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The hardcover edition was released on January 30, , and the paperback edition was released on June 2, With pictures between the book's pages, the book depends as much on its pictures as it does on the words. Selznick himself has described the book as "not exactly a novel, not quite a picture book, not really a graphic novel, or a flip book or a movie, but a combination of all these things".
Selznick decided to add an Automaton to the storyline after reading Gaby Wood 's book Edison's Eve , which tells the story of Edison 's attempt to create a talking wind-up doll. Eventually, when someone re-discovered them, they had been ruined by rainwater. He sold toys from a booth in a Paris railway station, which provides the setting of the story.
In s Paris, young Hugo Cabret and his father repair an automaton at the museum where his father works. When Hugo's father dies in a fire, his uncle brings him to live and work at the train station maintaining the clocks. His uncle disappears, and Hugo keeps the clocks running by himself, living inside the station walls and stealing food from the shops.
He rescues the automaton from the burnt museum in hopes of restoring it. Hugo follows the shopkeeper to his house but fails to retrieve his notebook. A girl in the house named Isabelle promises Hugo she will make sure the notebook is not destroyed. The next day, Hugo returns to the toy booth, where the shopkeeper tells him the notebook has been burnt; he encounters Isabelle, who assures him it is safe. Isabelle brings him to a bookshop to meet her friend Etienne, who sneaks them into the cinema; Papa Georges, the shopkeeper, has forbidden Isabelle from watching films.
Hugo and Isabelle visit the theater but learn Etienne has been fired for sneaking children in, so Isabelle unlocks the door with a bobby pin. They are kicked out, and Hugo is almost caught by the station inspector. Isabelle asks Hugo about his life, but he runs away, fearing that sharing the truth will send him to an orphanage or prison. Isabelle chases him but trips, revealing a heart-shaped key around her neck, which Hugo realizes is the key to the automaton.
The next morning, Hugo learns that Isabelle has read his notebook. He pickpockets the key with a technique learned from Etienne and returns to his hidden room, where he is confronted by Isabelle. They use the key to activate the automaton, which produces a drawing of a rocket shooting a face in the moon.
Believing Hugo has stolen the automaton, she runs home; Hugo follows, and inadvertently crushes his hand in the front door, and she brings him inside. Hugo notices a strangely locked drawer; Isabelle picks it open but drops the heavy box inside, breaking it and her leg. Georges enters and is enraged, ripping up the drawings inside the box.
After Mama Jeanne forces everyone to bed, Hugo takes the key to the toy booth back to the station. The next day, he and Isabelle collect the money from the booth and buy medicine for Georges. Hugo visits the film academy library where Etienne now works. He also created the automaton; excited to learn it has survived, he asks Hugo to bring it to him. Hugo returns to the station, stealing breakfast from Monsieur Frick and Miss Emily as usual; overhearing that his uncle was found dead, Hugo drops the milk bottle and is discovered.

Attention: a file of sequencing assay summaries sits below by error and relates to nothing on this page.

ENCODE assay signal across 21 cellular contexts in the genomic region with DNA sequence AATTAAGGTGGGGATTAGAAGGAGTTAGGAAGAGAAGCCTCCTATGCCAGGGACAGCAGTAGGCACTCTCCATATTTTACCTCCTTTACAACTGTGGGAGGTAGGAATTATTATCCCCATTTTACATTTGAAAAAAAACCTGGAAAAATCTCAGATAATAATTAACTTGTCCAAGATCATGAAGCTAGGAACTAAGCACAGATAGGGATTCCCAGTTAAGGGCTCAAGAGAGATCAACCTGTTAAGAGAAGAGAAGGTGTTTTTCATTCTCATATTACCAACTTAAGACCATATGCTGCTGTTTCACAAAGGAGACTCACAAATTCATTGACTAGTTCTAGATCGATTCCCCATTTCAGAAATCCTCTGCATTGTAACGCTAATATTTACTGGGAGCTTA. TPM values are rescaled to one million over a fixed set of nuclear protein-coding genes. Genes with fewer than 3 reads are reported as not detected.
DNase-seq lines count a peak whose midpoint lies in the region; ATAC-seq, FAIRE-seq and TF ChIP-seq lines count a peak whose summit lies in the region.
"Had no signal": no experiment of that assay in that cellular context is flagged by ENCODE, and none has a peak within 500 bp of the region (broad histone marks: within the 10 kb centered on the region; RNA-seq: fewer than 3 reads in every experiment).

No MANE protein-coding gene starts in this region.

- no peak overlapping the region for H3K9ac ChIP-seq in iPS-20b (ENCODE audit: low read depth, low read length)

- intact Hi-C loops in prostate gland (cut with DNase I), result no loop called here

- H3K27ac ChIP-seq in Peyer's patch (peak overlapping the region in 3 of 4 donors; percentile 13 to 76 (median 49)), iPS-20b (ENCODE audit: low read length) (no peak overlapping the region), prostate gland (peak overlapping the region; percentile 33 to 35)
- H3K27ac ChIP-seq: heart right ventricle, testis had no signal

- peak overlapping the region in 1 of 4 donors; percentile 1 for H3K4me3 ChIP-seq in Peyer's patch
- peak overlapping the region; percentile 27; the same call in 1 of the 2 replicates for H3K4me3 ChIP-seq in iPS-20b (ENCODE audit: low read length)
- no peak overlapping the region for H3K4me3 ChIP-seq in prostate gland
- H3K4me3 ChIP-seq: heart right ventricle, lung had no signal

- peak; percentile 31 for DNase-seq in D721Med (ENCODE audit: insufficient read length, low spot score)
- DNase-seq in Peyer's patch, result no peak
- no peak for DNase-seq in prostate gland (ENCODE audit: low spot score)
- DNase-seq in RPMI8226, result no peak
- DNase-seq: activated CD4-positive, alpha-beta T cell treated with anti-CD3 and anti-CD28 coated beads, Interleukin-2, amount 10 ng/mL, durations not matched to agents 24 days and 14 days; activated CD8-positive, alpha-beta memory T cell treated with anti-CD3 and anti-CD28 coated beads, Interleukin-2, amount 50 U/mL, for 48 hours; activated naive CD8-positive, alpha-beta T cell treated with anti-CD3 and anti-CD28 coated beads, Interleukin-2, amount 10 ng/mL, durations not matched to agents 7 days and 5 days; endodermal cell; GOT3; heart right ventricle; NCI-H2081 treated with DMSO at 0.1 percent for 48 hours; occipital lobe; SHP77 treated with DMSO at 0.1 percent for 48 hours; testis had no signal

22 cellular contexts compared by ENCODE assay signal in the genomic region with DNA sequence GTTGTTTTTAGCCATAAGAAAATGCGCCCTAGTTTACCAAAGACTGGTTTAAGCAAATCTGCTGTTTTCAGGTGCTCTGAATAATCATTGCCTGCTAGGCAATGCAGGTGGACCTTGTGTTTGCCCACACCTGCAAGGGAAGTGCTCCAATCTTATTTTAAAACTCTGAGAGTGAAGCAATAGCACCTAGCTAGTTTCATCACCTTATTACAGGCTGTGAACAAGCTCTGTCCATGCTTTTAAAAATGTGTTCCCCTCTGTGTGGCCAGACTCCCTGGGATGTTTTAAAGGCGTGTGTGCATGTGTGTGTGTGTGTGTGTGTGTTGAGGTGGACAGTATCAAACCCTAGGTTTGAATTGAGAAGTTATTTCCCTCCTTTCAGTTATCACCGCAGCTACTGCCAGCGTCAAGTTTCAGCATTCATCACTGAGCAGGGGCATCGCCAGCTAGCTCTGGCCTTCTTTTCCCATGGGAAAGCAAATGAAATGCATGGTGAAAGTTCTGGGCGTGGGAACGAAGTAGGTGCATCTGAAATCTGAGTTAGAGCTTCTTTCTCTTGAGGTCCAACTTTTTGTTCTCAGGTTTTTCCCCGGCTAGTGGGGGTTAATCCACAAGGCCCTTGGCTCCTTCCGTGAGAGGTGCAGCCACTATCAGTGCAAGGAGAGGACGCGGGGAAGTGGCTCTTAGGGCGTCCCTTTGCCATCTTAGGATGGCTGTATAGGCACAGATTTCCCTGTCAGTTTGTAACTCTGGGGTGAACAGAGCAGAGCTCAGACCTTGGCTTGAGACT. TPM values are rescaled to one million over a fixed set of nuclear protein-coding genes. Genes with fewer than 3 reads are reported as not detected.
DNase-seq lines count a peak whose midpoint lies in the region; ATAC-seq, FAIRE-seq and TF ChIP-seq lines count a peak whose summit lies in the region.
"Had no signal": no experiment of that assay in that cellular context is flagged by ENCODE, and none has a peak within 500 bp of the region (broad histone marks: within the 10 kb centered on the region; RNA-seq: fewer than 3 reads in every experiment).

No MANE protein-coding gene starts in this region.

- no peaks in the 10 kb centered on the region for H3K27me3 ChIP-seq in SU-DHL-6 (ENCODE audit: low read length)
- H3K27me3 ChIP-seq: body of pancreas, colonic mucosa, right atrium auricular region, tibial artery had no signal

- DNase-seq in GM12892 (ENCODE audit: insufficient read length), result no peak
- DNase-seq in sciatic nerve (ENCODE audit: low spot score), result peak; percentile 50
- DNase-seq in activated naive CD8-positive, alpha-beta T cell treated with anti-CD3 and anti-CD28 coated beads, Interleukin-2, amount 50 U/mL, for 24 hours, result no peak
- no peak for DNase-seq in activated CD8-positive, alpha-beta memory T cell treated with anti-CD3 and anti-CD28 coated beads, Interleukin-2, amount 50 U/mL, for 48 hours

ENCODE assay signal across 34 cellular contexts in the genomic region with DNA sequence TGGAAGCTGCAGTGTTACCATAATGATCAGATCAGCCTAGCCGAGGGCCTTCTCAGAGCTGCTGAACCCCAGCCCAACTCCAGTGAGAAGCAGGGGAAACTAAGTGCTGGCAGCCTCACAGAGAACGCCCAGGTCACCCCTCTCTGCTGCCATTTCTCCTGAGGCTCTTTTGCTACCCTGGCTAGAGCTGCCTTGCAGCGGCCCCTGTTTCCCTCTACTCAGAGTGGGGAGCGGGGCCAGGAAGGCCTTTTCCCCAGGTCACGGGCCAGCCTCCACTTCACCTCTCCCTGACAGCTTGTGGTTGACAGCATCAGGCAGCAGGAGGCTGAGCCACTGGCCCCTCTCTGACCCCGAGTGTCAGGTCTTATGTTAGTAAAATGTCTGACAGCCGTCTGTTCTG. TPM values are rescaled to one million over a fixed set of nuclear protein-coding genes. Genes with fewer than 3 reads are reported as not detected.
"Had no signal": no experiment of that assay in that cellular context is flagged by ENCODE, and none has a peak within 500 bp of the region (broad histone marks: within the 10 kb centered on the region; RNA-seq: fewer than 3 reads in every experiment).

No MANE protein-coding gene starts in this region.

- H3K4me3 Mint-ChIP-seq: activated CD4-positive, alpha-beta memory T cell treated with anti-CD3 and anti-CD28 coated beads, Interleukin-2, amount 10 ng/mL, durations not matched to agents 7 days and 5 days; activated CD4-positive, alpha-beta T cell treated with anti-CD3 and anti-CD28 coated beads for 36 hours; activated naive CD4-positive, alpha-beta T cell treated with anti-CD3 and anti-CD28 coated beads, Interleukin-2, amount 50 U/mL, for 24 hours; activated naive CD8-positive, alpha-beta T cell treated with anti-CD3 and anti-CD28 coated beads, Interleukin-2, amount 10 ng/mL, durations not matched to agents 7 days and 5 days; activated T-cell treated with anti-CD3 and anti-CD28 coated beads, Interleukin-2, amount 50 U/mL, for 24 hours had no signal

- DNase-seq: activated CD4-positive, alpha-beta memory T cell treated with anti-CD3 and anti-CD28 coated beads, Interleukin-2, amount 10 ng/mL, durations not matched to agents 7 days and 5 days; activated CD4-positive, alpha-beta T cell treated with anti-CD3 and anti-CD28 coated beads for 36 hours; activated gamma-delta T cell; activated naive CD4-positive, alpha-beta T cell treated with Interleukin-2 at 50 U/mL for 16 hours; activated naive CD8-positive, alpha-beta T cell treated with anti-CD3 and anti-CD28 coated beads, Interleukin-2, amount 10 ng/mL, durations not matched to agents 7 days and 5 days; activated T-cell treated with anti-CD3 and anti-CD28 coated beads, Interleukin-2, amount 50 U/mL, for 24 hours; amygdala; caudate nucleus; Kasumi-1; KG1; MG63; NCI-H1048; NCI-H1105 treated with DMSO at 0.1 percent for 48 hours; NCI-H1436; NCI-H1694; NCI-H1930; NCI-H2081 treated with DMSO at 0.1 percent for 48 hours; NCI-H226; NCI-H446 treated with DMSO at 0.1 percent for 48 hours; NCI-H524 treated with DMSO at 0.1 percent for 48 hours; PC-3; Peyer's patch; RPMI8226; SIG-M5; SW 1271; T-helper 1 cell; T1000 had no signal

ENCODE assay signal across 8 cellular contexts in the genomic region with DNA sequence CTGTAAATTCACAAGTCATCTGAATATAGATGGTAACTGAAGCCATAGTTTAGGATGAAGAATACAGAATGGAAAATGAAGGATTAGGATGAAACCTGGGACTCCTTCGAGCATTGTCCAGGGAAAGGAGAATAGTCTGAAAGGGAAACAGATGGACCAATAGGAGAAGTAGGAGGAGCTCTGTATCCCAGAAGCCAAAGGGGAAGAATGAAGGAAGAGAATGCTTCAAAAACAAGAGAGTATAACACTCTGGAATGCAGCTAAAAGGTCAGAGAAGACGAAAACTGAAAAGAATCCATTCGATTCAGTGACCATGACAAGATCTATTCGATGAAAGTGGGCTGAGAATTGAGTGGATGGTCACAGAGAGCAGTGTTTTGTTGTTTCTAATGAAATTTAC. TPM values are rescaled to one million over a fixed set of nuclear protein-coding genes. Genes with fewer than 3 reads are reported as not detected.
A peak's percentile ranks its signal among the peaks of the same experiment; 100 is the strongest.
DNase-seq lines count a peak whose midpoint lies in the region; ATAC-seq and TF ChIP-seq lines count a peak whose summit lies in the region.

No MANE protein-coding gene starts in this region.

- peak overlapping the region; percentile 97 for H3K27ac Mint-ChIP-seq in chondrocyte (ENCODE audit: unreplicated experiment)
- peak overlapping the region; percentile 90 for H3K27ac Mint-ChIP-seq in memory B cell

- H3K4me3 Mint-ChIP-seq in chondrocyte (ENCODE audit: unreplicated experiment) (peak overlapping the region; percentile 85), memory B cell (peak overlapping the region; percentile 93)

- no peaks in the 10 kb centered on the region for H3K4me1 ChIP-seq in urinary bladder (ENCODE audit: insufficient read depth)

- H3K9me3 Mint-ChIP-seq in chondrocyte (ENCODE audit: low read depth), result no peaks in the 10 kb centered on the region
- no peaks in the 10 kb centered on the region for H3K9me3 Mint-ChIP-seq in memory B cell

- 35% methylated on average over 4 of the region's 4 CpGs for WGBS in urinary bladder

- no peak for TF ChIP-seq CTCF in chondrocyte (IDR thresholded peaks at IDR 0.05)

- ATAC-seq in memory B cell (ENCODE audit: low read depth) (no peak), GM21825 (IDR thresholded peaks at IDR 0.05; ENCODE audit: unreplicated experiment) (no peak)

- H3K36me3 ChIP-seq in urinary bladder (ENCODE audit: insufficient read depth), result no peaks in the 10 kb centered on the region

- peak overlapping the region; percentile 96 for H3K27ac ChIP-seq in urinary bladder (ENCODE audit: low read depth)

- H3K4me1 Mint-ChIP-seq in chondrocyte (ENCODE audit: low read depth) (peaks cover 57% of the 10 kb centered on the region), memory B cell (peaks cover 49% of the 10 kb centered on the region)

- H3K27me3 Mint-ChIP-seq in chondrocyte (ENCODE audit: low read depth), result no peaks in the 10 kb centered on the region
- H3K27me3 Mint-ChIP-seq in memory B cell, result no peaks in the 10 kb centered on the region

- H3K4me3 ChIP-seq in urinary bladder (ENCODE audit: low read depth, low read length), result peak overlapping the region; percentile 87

He escapes and fetches the automaton, but is pursued by the station inspector. In the chase, Hugo is almost struck by a train but is pulled back by the inspector, and faints. Hugo awakens in a cell.
He reveals everything to the inspector and is released to be adopted by Georges, Mama Jean, and Isabelle. In the end, it is revealed that Hugo made his own automaton that wrote and drew the entire book of The Invention of Hugo Cabret. The main protagonist of the story, Hugo Cabret, who is only 12, has a great talent for working with mechanical contraptions, especially clockworks. It is mentioned in the book that he could fix almost everything. After moving to the train station after his father died, he became used to stealing food and drinks and other objects from people to survive in the walls train station, even if reluctantly.
He is a smarty pants, a thief and determined, but can also be a little rude due to not having any friends for 2 years of living in the station, until meeting Isabelle. He is described to have dirty and tousled hair. It is also believed that his hair is black due to his depiction in the drawings in the book, but could also be yellow, since the drawings are illustrated in black and white.
He cares deeply about his friend and family, especially his father, who has died. The second main character in the book. Due to the risk of Isabelle knowing that he was a movie maker until he was sent into depression and began working at the toy booth, Melies banished her from permission of going to the cinema.
She still is able to watch the cinema since her friend, Etienne often helps sneak her in, but still is unable to find out about who her uncle actually is, and still doesn't until meeting Hugo. She is described to have large black eyes, and to be slightly taller than Hugo. Georges's parents worked on making shoes and encouraged him to do the same, yet he disliked it.
When he grew into a young man and the movies were invented, he asked the Lumiere brothers, one of the first directors, to sell him a camera, they refused so Melies made his own camera out of his remaining materials from his parent's shoe company. His most famous work, A Trip to the Moon , was the first sci-fi movie ever made.